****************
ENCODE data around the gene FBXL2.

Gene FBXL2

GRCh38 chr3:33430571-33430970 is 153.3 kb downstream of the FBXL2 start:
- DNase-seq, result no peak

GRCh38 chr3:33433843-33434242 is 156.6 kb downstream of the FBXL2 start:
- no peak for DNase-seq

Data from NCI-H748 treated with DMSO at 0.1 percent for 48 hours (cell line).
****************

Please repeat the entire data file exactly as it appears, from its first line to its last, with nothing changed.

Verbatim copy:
ENCODE data around the gene FBXL2.

Gene FBXL2

GRCh38 chr3:33430571-33430970 is 153.3 kb downstream of the FBXL2 start:
- DNase-seq, result no peak

GRCh38 chr3:33433843-33434242 is 156.6 kb downstream of the FBXL2 start:
- no peak for DNase-seq

Data from NCI-H748 treated with DMSO at 0.1 percent for 48 hours (cell line).